Purgatorio -- Canto XXVI

The Rein of Lust, Guido Guinizelli

 

Notes.

 

4 It is late afternoon in the Tuesday of Easter week as the three poets continue to climb along the seventh terrace of the lustful.

 

 

 

 

 

 

 

 

 

 

 

 

25 The speaker is Guido Guinizelli (d. 1276?), head of a school of Bolognese poets. Guinizelli was the poet who first used rhymes Dante defined as Dolce Stil Novo "Sweet New Style"— See Canto XXIV, 57.

 

 

 

 

 

 

40 Sodom and Gomorrah were cities destroyed by God because of their sexual immorality (Genesis 18:16-33, 19:1-28).

41 Pasiphae, wife of King Minos of Crete, had a wooden cow built by Daedalus so that she could make love to a bull which Poseidon made her lust after; from this union the Minotaur was born (see Inferno XII, ll. 12-18).

44 The Riphean Mountains were generally believed to loom in the distant northern regions of Europe. The sands of the African deserts lie to the south.

 

 

 

 

 

 

 

 

 

 

 

 

 

 

 

 

 

78 Caesar was rumored to have had a relationship with Nicomedes, king of Bithynia, and was called "Queen" by his own soldiers.

 

 

 

 

 

 

92 Guido here identifies himself and Dante responds by honoring his mastery of love poetry, giving it a new direction and style. Nevertheless, the sensual limits of such verse do not lead his work to the heights that Dante shall reach through Beatrice.

94 Hypsipyle, wife of Jason, was ordered by Lycurgus, king of Nemea, to be executed for not preventing his son’s death when bitten by a snake. On her way to execution, her two long-lost sons recognized her, rushed to embrace her, and managed to have her released.

 

 

 

 

 

 

 

 

 

 

117 Arnaut Daniel (d. 1210?), the Provenšal poet-courtier, wrote poems in that language that are famed for their elegance, hermeticism, and earthiness. He speaks in his own tongue in lines 140-47.

120 Giraut de Bornelh (1175-1220), another troubadour poet, was from Limoges.

124 For Guittone d’Arezzo, see note to Canto XXIV, l. 56.

 

 

131 The last petition of the Lord’s prayer, "Lead us not into temptation," no longer applies to the penitents (see Canto XI, ll. 22- 24).

          While we walked on this way along the edge
          In single file, my gentle master often
          Calling, "Watch out! Make good use of my warning,"
 
          The sun, which by now with its beams of light
5        Was changing the whole face of the western sky
          From blue to white, struck me on my right shoulder.
 
          And with my shadow there I made the flames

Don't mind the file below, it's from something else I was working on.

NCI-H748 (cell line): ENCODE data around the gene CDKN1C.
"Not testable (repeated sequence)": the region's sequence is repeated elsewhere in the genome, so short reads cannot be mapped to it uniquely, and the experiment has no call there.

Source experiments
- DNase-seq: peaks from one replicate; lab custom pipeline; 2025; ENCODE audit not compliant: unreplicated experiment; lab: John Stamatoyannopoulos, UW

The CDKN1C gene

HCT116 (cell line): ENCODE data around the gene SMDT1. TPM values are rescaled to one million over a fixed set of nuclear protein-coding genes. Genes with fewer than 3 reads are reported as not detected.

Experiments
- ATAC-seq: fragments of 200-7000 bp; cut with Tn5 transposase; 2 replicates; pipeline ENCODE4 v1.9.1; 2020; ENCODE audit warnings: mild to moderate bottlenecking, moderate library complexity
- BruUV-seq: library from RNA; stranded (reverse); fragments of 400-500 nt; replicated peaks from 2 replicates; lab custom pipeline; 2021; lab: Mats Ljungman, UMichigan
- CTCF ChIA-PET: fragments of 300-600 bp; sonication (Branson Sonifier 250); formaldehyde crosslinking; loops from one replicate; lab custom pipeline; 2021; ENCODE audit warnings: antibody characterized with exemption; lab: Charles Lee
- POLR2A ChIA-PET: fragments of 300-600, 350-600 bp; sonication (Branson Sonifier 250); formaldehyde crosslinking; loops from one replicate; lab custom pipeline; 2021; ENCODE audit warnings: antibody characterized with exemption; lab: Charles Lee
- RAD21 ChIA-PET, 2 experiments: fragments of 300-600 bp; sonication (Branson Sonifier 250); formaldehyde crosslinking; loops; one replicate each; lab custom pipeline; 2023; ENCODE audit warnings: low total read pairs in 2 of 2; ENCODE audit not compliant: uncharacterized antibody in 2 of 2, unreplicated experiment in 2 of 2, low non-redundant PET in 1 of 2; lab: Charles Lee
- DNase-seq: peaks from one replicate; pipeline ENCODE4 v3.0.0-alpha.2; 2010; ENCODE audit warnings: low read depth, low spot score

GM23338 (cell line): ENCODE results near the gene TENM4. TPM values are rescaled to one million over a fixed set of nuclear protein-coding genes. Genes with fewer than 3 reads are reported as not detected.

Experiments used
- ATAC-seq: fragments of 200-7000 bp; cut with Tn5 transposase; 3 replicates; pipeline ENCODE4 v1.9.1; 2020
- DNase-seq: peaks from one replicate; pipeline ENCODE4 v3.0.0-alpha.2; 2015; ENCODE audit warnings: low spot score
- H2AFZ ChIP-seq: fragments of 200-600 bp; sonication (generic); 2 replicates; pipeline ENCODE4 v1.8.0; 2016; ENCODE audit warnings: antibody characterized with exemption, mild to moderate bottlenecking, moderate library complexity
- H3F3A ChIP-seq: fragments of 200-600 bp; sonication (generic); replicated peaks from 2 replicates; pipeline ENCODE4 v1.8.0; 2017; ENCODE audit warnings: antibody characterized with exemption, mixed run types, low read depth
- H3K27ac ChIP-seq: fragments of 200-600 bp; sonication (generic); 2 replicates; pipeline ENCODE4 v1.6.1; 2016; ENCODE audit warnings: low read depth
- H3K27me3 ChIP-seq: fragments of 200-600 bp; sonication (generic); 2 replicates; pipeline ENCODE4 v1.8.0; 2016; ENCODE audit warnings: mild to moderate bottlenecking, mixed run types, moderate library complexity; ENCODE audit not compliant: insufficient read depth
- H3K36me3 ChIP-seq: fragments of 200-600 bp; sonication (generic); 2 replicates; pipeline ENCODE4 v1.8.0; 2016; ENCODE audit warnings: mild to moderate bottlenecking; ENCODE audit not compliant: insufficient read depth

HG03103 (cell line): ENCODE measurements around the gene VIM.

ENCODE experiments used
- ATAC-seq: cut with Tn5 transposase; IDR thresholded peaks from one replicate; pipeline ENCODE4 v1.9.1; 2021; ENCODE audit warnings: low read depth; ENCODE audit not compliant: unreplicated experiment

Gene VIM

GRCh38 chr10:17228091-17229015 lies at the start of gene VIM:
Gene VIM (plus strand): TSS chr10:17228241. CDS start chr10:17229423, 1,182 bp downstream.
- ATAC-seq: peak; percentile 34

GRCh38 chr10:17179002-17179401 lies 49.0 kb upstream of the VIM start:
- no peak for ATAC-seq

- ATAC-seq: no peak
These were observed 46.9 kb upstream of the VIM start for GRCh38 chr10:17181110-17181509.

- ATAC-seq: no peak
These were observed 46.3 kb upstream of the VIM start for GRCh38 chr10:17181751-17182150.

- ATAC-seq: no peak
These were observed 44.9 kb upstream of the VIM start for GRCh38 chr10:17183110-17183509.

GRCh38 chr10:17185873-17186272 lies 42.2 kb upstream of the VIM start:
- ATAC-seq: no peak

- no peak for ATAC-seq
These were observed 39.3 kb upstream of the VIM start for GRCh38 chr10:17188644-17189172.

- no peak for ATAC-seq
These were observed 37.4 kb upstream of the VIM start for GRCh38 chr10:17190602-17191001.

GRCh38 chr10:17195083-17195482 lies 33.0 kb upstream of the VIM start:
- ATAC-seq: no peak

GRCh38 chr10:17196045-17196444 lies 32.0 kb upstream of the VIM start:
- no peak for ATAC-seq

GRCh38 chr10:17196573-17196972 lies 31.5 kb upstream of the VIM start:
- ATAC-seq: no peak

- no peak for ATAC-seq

Seem to glow more, and simply at that sign
          I saw many souls in passing pay attention.
 
10       This was the reason to give them an opening
          To talk about me, and they began by saying,
          "He does not seem to have a spirit’s body."
 
          Then some of them approached as near to me
          As they were able to, always careful
15       Not to step out where they would not be burned.
 
          "O you who move, not out of sluggishness
          But deference perhaps, behind the others,
          Answer me who burn in thirst and fire.
 
          "Not I alone have need of your response:
20       All these thirst for it more than Indians
          Or Ethiopians thirst for cold water.
 
          "Tell us how it is that you can make
          Yourself a wall before the sun, as if
          You were not yet caught in the net of death."
 
25       So one of them said to me, and I should
          Now have revealed myself, had I not been
          Absorbed in something strange which then appeared,
 
          For down the middle of the burning road
          Came people with their faces opposite
30       To these, and they made me stare in suspense.
 
          There I saw all the shades on either side
          Hurrying and kissing one another
          Without halting, content with this brief greeting:
 
          As ants in black battalions rub their muzzles,
35       One with another, so as to seek out,
          Perhaps, their prospects and their way ahead.
 
          As soon as these break off their friendly welcome,
          Before they take the first step to set off,
          Each one attempts to outshout all the rest,
 
40       The newcomers crying "Sodom and Gomorrah!"
          The others, "Pasiphae climbs in the cow
          To let the bull come gallop to her lust!"
 
          Then just like cranes that fly away, some
          To the Riphean mountains, some toward the sands,
45       These to escape the frost and those the sun:
 
          One group of people leaves and one comes on,
          And they return in tears to their first chants
          And to the shout most suitable for them.
 
          And those same shades who’d first entreated me
50       Drew near to me as they had done before,
          Their looks declaring their intent to listen.
 
          I, having seen their wish a second time,
          Began, "O souls secure in your inheriting,
          Whenever it may be, a state of peace,